I met Sheena at Wonderland, a traveling carnival that took me in when I ran from home. We’d pull into town and I’d set up the sideshow booths, haul swag and stock vendors, and when the run was over, I’d break it all down. I was 16 years old, as strong as any man there. Sheena was the bearded lady, the most beautiful woman I’d ever seen. I didn’t know how much there was to want in the world until I saw her, and then I wanted it all.
My father broke seven bones in me before I was 15. He didn’t have any goodness in him, except when he sang Hank Williams or George Jones, mournful songs of lost love and heartache. He sang like an angel, and when he was done singing, he’d cry for my mother, and when he was done crying, he’d come after me. I felt all his sorrow and loss the night I left home. He came at me with an ax handle, and while I’d be badly bruised, I was able to pull myself from the floor and run. Hours later, I saw Sheena on her trailer steps at Wonderland, and something broke in me for good, some brittle thing I didn’t know was there. And then it just kept breaking.
I didn’t know a woman could have such glowing skin, such carriage. Her beard wasn’t heavy or long like Stonewall Jackson’s, but delicate, wispy, crow purple black. On her sideshow board, she was a hairy demon, eyes popping from her head, but in the flesh she was powerful and fragile, her hair cut in a perfect Prince Valiant. Every time I saw her I felt born again.
Wonderland — Samuel Ligon
The country hit that summer was “You’re Not Woman Enough to Be My Man,” lonesome Kitty Valor’s voice pouring over the hot metal and cotton candy of Wonderland. I’d see Sheena and my lungs would collapse. I hadn’t been on the road two weeks, and already I was a freak. I was glad I hadn’t killed my father and sorry I’d waited so long to run, wondering how much of myself I’d lost to him. I’d sit outside Sheena’s trailer at night, listening to Kitty Valor’s song about men and women and women and men, and I’d wonder if any of us had a chance in this world.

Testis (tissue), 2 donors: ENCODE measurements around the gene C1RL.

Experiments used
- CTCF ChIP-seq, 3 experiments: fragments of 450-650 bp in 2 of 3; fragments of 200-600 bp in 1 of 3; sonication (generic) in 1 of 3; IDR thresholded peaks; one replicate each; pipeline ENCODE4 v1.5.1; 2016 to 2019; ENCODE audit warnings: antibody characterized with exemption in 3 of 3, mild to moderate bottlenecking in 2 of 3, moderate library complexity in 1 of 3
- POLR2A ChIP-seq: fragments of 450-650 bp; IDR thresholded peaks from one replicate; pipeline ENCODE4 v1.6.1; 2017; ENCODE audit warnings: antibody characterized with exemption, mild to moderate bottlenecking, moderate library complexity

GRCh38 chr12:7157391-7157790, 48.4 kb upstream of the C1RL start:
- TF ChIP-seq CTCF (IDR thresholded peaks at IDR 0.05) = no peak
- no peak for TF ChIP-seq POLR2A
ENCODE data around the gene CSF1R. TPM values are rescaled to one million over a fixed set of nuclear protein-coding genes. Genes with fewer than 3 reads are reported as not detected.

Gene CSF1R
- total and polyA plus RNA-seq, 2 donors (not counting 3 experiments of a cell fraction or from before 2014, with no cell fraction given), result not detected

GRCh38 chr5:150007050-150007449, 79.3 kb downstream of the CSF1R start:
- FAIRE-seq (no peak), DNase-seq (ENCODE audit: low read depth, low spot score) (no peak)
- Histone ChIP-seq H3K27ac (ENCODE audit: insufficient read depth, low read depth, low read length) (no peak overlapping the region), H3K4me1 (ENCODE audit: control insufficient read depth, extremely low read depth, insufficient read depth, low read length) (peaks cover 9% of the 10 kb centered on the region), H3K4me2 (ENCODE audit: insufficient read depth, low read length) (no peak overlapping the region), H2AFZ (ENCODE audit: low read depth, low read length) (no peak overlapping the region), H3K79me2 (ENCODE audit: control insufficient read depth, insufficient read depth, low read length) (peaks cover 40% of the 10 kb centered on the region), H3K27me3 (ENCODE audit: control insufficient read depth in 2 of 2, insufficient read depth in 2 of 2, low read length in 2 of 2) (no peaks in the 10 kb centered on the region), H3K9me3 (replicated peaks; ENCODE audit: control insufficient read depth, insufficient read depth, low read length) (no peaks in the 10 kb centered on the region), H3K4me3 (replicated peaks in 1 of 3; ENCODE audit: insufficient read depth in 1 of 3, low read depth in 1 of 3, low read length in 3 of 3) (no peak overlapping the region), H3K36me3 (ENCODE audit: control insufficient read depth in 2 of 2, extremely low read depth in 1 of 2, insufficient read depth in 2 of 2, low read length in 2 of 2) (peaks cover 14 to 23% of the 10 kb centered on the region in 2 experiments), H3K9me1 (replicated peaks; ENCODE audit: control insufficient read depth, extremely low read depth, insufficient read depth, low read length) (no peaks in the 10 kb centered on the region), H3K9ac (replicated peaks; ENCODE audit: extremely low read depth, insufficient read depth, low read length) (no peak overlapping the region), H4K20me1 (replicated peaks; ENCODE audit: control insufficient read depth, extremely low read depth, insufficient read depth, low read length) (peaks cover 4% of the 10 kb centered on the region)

Sometimes a man would wait for her out back of the sideshow. Sometimes she’d bring him home. I’d been moving my sleeping bag closer to her door, and when the rain came slashing out of the mountains, she told me to bed down on the dry ground under her trailer. “I’d let you sleep inside,” she said, “but I’m having company.”
I knew about her company. I knew what men paid her for. And I heard them above me that night, the animal noises they made. Hollowing me. The rain was so heavy I didn’t dare come out. Later, when she said it was time for him to leave, and he said, “I don’t think so,” I crawled into the rain, listening hard.
“No,” she said. “Stop it!”
I opened the door and she was thrashing, one of his big paws over her mouth. She bit him and he slapped her, even as he pulled her tighter against him.
“Put her down,” I said, and he said, “Or what?”
Sheena twisted and he twisted with her. I punched him in the kidneys, the way my father punched me. I punched him until he let Sheena go. He ran out the door, looking back with fear in his eyes, which satisfied me and made me sick. The punches I’d thrown crackled in my hands and shoulders. I’d probably never be woman enough for Sheena now. But when I turned, she was setting a long barreled revolver on her kitchen counter.
“Thanks,” she said. “I appreciate your concern.”